This Month on the OpenLab: 1.7.20

Rainy day in the city, people crossing the street with umbrellas.

“April Showers”. Image Source: Robert S

We released version 1.7.20 of the OpenLab on April 18, which included a few new features and a small bug fix. We added a new theme and new plugin. The theme is called OpenLab Twenty Sixteen. It’s a child theme of Twenty Sixteen, and is quite similar, with a just few tweaks. We got rid of the black border around the site, and decreased some of the margins around the content so there’s less white space. We also increased the size of the site title, and changed some of the heading styles. We changed bulleted and numbered lists so they’re indented. Activating the theme also automatically activates the new plugin, Breadcrumb NavXT, which adds breadcrumb links to pages, making it easier to navigate sites that might have many different pages, such as Open Educational Resource (OER) sites. The plugin may be deactivated if you don’t want to use breadcrumbs, or activated on sites that aren’t using the new theme.

In addition, the mobile version of the site was improved, so that when viewing Course, Project, Club, or Portfolio Profiles, the link to the associated Site is at the top rather than bottom of the page.

We fixed a bug that affected only sites with both the Ultimate Category Excluder and Category Sticky Post plugins activated at the same time. If the Category Excluder plugin was activated and being used to exclude any categories from the home page, then sticky posts would not be “stuck” at the top of the homepage.

As always, please contact us with any questions!

In the Spotlight: Pedagogy Profiles

This week we’re spotlighting a new blog series on the OpenLab, Pedagogy Profiles. Pedagogy Profiles is an OpenLab blog series that highlights our educators here at City Tech. Each month we’ll feature different faculty members who will share the diverse and creative ways they are using the OpenLab to support their pedagogy.

Through a series of questions, educators are asked to reflect on their experiences using the OpenLab to support a range of pedagogy-related activities, from supporting a specific course to coordinating curriculum within a learning community. In their responses, educators discuss specific affordances of the OpenLab and the kind of course structure and culture they’ve been able to realize by integrating the OpenLab into their practice.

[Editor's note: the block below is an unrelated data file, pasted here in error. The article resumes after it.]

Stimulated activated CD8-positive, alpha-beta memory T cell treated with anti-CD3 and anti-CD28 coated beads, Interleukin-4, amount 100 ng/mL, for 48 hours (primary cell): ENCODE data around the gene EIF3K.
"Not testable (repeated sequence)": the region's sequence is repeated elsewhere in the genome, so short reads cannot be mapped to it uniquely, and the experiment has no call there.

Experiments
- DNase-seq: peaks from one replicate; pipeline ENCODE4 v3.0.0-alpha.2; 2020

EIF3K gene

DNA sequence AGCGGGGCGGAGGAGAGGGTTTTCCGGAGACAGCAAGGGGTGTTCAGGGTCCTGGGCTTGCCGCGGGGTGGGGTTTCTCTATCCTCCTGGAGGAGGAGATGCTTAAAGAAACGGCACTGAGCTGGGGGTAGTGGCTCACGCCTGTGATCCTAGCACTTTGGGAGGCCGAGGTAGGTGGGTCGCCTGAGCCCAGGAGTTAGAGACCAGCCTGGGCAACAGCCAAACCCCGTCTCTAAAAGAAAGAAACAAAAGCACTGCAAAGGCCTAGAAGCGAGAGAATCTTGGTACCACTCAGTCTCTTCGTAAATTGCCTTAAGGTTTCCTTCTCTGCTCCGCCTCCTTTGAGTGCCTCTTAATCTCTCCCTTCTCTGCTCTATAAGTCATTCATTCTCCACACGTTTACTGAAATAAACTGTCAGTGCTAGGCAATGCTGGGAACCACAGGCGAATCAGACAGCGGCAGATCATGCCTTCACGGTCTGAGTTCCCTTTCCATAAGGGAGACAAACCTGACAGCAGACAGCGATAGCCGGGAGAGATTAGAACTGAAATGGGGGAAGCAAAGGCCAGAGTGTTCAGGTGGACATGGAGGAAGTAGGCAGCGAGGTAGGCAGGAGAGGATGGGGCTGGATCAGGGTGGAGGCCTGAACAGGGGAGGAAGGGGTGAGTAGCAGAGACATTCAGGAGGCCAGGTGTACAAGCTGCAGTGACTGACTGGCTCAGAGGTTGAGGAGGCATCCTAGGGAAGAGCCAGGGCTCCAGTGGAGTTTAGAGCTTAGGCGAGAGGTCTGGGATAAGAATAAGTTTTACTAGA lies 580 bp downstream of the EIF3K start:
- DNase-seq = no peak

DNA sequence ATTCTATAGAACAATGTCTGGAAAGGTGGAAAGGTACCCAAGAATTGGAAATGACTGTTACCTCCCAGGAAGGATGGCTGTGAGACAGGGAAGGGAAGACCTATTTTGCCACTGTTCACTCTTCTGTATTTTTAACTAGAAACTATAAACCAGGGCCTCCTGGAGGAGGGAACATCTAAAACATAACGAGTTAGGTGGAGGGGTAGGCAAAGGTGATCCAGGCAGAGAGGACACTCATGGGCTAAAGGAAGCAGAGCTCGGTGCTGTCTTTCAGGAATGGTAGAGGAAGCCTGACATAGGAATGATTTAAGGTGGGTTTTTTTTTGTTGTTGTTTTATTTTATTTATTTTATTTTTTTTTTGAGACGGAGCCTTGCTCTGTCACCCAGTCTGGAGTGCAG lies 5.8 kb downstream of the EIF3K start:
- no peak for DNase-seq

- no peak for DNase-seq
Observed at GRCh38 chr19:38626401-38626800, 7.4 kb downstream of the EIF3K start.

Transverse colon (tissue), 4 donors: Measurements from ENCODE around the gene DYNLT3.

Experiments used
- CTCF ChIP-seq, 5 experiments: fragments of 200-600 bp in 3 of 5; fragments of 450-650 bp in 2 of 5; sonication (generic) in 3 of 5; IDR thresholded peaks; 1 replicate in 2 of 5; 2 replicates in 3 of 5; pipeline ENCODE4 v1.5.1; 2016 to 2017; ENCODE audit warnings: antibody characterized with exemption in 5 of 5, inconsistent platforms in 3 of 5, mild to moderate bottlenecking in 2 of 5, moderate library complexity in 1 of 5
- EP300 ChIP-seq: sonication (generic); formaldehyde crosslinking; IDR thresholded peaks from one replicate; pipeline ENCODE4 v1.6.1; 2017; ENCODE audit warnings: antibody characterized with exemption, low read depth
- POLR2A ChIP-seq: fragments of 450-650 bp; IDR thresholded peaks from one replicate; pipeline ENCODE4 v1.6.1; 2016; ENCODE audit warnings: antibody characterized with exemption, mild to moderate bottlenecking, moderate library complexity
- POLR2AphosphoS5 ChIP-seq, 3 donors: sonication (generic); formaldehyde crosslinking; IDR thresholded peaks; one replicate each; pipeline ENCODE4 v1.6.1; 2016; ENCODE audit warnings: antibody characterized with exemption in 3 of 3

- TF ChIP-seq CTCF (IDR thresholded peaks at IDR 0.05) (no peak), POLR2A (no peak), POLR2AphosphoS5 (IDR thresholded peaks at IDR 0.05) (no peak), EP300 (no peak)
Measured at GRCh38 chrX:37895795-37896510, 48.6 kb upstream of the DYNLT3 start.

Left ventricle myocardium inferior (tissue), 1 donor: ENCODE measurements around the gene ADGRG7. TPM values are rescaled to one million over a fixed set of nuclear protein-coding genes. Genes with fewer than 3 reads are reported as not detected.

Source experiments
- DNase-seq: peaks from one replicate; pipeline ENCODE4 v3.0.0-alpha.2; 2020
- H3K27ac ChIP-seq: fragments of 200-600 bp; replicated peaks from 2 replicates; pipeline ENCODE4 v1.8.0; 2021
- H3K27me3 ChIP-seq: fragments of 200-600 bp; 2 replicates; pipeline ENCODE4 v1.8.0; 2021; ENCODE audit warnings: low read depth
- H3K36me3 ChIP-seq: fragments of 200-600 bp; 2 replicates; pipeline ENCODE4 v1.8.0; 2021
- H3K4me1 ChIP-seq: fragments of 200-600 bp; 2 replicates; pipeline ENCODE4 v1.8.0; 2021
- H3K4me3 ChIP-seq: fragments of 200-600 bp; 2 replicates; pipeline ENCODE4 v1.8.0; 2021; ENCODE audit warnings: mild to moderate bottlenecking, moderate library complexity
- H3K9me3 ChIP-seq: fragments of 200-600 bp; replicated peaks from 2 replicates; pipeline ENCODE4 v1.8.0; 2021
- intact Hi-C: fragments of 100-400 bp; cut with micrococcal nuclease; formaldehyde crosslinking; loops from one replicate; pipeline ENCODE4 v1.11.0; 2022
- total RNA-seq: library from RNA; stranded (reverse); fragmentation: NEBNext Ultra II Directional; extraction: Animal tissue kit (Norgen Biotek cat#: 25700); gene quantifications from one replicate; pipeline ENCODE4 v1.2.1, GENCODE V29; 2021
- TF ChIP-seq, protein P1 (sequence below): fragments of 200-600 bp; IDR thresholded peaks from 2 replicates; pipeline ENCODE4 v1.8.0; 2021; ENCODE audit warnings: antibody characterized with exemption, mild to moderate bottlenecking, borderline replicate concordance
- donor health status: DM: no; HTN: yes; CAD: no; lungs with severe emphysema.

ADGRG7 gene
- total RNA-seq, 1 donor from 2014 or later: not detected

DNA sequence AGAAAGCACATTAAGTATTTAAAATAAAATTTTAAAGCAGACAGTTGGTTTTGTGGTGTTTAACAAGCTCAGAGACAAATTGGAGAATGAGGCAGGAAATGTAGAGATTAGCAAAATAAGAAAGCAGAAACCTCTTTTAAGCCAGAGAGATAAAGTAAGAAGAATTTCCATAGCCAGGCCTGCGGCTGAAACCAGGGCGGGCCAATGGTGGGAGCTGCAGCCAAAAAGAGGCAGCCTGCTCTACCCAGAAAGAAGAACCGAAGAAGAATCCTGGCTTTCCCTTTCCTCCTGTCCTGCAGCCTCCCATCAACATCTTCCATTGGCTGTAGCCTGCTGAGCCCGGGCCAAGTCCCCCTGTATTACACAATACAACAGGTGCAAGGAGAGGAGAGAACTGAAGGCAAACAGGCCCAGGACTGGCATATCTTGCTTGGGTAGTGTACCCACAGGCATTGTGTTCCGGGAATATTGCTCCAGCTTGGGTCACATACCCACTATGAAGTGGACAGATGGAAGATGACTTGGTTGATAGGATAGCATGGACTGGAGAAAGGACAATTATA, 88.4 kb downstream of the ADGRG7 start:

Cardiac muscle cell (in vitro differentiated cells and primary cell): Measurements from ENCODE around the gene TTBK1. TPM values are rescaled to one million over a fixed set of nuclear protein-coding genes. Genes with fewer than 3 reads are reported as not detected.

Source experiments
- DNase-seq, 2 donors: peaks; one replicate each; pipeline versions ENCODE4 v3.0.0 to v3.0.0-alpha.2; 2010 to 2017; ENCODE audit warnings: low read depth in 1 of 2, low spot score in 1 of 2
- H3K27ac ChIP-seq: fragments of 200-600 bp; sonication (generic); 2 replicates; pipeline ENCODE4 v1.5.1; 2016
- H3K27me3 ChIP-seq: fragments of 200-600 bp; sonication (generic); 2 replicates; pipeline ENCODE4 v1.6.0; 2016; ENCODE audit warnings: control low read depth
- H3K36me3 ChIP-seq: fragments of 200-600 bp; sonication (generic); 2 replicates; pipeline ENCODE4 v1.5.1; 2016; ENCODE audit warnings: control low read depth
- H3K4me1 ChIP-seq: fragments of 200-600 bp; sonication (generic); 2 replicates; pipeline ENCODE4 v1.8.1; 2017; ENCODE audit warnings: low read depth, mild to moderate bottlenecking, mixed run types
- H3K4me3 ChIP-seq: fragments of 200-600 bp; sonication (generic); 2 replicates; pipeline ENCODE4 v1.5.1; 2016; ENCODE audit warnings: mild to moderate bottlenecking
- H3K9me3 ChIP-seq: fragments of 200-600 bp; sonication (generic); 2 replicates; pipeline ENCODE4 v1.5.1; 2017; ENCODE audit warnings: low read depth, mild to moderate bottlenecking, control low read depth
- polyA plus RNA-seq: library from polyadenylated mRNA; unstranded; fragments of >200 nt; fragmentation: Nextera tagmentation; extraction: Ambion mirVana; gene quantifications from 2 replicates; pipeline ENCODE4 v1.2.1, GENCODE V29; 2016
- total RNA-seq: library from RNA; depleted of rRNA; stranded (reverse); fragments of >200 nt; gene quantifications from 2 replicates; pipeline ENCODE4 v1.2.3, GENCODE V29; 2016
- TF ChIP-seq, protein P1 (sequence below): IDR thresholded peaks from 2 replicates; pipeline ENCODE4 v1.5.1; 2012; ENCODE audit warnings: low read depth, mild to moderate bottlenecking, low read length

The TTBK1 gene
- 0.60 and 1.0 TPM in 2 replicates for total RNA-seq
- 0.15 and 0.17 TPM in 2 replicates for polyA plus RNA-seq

Through this series, we hope to give educators a chance to reflect on their pedagogy in a public arena, and to engage other educators in critical and transformative dialogue about teaching and learning. Our hope for Pedagogy Profiles is that it will further enrich the ongoing conversations around pedagogy already taking place at City Tech and across CUNY.

This series is hosted on one of our in-house sites, Open Pedagogy on the OpenLab. This site serves as forum where the City Tech community can ask questions, stimulate discussion, and share teaching materials, resources, and ideas related to teaching and learning on the OpenLab.

To view our latest featured profile, look in the blog or sidebar on our homepage. You can also review past posts by visiting our Archive.

Want to nominate a colleague or professor to be featured? Contact us today!

In the Spotlight: Ink Club

Logo for Ink ClubThis week we’re spotlighting the Ink Club, an expanding group of student-illustrators and -artists who are growing community around their love of the craft of storytelling. Accepting students of all levels and experience, the Ink Club offers support and opportunities to collaborate for students who want to develop and hone their craft. Specifically they hold weekly meetings, offer portfolio-building and professional development opportunities (including a visit with the full-service animation company Titmouse, evidenced by image below), and house a curated a set of resources on their site.

Recently, the group has been working on an anthology zine, a book of illustrations and short comics arranged around the theme of ‘Zodiac’. Copies of the zine will be printed for contributing members and sold at future events to raise funds for and share the work of the group. Relatedly, the group tabled this past weekend at the MoCCA Fest (Manhattan’s largest independent comics, cartoon and animation festival), where they showcased their anthology and the members sold pieces of their artwork.